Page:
OFS Legislative Update 3/27

Oregonians for Food and Shelter
Legislative Report 3/20


SB 570 metal-theft: A Senate Judiciary hearing was held on March 16th with a room full of supporters.  SB 570 is the bill being used to strengthen current law regarding the theft and recycling of non-ferrous metals to scrap dealers.   OFS, food processors, Oregon nurseries, agriculture and other natural resource representatives testified in support of more stringent laws.

Terry Witt started his testimony with the following: “How bad is metal theft in Oregon?  Have you noticed that 22 of the 50 bronze plaques on the 2005 Capitol mall project Walk of Flags have already been ripped off?”    All pointed out the significance of metal theft not only in the cost of replacing the stolen materials, but the potential for hundreds of thousands of dollars in damage to crops or perishable foods.   A Douglas County Sheriff provided the committee with information on how gates, irrigation parts, etc. were stolen from forestlands and sold to the local scrap metal recyclers for cash.   There were also comments from the metal recyclers who were cautioning the committee about the stringency of the bill.  Unfortunately, this could easily be the case where the credible scrap metal recyclers could be tainted with the bad actors in their businesses.  The committee is working on amendments but it is a foregone conclusion that additional reforms will be passed in 2009.    OFS supports.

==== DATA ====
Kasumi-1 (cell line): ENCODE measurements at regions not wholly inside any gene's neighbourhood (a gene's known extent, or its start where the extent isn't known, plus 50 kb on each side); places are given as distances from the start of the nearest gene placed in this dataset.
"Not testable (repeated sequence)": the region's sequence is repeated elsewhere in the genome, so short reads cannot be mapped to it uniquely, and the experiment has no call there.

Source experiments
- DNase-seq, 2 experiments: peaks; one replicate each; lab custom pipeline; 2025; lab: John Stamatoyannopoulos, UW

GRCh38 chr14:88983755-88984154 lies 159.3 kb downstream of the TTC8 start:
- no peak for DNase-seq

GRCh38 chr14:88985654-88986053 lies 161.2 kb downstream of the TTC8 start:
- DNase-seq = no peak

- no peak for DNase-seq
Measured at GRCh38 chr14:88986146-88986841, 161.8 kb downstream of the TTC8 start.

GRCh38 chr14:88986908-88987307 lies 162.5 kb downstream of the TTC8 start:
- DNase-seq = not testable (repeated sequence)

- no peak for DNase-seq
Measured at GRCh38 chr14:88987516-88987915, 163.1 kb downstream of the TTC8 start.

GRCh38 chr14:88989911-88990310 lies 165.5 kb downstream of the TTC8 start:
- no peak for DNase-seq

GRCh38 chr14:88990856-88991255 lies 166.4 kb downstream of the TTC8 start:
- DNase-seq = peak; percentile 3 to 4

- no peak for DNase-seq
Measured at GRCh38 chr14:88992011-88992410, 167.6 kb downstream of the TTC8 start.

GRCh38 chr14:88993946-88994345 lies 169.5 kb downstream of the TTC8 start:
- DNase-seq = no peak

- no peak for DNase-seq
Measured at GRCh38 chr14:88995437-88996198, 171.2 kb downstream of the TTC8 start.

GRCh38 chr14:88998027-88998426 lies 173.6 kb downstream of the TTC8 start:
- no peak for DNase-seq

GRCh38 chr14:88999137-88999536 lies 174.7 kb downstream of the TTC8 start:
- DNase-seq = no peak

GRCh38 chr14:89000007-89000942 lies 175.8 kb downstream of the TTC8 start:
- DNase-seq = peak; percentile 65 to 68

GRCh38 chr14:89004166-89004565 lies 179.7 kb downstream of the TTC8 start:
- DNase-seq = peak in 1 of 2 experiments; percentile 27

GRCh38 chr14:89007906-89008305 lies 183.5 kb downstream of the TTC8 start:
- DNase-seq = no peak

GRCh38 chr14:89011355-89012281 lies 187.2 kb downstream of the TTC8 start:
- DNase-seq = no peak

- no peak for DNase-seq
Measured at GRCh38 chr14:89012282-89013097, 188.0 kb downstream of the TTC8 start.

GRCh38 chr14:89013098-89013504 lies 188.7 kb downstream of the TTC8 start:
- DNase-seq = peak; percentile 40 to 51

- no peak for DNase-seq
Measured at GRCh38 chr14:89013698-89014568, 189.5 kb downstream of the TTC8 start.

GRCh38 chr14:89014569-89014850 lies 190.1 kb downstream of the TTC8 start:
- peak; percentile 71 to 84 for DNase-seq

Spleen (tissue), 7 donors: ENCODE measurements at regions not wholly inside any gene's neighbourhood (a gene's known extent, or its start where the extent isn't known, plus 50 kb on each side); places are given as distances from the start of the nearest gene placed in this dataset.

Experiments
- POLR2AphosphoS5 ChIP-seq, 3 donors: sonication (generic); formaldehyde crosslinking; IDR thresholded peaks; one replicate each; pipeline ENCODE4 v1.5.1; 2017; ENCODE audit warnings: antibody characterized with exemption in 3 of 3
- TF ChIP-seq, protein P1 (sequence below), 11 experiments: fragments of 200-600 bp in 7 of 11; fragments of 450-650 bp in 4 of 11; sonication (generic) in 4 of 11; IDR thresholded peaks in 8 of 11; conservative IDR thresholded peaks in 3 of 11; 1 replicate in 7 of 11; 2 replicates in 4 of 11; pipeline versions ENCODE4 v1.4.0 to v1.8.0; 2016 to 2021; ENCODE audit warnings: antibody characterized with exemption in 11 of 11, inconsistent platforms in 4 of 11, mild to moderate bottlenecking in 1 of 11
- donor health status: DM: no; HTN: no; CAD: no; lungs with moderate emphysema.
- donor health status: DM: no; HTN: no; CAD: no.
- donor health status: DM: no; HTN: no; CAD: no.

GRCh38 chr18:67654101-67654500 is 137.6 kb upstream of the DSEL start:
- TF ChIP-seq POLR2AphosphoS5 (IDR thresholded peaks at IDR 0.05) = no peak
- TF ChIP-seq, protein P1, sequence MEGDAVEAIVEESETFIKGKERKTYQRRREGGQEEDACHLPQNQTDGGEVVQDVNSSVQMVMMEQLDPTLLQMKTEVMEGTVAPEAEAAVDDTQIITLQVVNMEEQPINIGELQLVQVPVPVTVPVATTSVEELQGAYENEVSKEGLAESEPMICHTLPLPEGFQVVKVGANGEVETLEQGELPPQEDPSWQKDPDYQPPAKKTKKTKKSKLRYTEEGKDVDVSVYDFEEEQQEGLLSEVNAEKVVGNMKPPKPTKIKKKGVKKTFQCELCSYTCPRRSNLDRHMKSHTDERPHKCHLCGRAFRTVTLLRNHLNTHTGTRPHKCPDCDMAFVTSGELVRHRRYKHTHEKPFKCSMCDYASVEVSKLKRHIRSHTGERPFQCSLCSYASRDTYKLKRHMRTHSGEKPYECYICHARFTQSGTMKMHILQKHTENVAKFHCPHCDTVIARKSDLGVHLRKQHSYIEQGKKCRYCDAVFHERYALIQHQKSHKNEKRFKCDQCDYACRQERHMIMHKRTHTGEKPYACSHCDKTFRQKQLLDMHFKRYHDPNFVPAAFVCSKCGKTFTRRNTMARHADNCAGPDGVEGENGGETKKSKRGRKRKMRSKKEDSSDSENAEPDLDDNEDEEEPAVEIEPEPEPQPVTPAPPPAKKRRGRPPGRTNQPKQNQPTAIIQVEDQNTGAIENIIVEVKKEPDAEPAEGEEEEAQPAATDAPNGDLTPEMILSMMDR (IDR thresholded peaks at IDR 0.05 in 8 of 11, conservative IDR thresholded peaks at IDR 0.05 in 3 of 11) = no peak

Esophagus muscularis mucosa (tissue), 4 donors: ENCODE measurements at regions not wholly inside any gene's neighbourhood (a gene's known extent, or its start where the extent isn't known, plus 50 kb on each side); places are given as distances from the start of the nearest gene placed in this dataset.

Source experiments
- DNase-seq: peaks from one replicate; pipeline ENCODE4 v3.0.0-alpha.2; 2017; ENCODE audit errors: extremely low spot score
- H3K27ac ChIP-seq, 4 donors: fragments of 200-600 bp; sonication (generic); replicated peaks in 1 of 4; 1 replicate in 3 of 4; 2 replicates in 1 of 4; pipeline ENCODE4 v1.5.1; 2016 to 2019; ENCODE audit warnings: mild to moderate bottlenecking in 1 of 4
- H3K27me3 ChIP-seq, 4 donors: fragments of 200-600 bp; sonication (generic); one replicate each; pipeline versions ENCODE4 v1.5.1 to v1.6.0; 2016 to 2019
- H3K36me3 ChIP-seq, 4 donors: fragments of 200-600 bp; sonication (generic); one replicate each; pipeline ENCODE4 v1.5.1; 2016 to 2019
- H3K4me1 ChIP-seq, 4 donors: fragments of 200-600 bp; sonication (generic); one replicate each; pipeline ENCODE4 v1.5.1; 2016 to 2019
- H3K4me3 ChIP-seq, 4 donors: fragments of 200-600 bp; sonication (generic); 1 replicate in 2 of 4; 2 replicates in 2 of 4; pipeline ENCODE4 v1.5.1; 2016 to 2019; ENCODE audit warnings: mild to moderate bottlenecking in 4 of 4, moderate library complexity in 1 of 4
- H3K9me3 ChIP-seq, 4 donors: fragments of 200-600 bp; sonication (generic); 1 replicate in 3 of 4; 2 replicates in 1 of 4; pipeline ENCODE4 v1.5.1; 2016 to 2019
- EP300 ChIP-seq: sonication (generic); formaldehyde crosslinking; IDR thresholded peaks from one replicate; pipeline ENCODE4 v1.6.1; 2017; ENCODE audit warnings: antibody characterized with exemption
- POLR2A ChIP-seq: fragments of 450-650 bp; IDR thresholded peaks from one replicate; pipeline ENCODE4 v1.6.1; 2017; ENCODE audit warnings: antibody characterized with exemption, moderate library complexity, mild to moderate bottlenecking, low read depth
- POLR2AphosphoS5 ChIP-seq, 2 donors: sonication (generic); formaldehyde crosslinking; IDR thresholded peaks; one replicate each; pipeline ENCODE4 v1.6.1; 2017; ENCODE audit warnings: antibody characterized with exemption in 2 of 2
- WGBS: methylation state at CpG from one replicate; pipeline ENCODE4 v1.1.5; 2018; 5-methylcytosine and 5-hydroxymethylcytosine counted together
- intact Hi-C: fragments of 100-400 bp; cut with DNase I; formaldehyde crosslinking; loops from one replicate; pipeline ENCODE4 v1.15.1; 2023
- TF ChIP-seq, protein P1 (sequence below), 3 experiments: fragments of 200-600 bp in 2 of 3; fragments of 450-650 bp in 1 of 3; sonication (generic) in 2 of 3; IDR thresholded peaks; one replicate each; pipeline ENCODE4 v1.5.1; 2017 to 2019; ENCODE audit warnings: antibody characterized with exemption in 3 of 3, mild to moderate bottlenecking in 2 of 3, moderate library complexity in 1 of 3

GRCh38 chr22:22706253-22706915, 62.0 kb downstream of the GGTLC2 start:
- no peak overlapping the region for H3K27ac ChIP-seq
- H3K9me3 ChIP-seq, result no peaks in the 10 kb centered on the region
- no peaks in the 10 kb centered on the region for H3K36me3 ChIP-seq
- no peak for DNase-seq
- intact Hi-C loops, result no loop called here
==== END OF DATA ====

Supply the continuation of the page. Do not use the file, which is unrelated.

SB 382 log haulers compensation: Was heard on March 16th before the Senate Commerce and Workforce Development Committee.  If passed it would require the State Forester to set compensation rates for log haulers; i.e.; unionization of log haulers.  The bill was introduced by William Street, a representative the International Association of Machinists and Aerospace Workers.  Two OFS Board members, Jake Gibbs of Lone Rock Timber Management Company and Greg Miller of Weyerhaeuser, testified in opposition of the bill.  Others testifying in opposition were: Ray Wilkeson, OFIC; Dave Schmidt, OR Small Woodlands Association; Ralph Saperstein, Boise; Terry Witt, OFS; Mike Dewey, Stimson Lumber Company; Bob Russell, OR Log Truck Association; and Shawn Cleave, OR Farm Bureau.  Gene Stevens from Rosboro could not attend, but sent his testimony to Committee Members.    Key problems with SB 382:   (1) the bill runs afoul of the federal preemption law (FAAA) which prohibits states from regulating rates charged by motor carriers; and (2) Sherman federal anti-trust law prevents and severely limits states from restraining trade or limiting competition.    OFS opposes.

HB 2211 fertilizer statutes: Update/clean up of Oregon Department of Agriculture’s (ODA) fertilizer statutes.  Issue is “soil enhancing products”.  Hearing was held on March 17th in the House Agriculture, Natural Resources and Rural Communities.   OFS supports.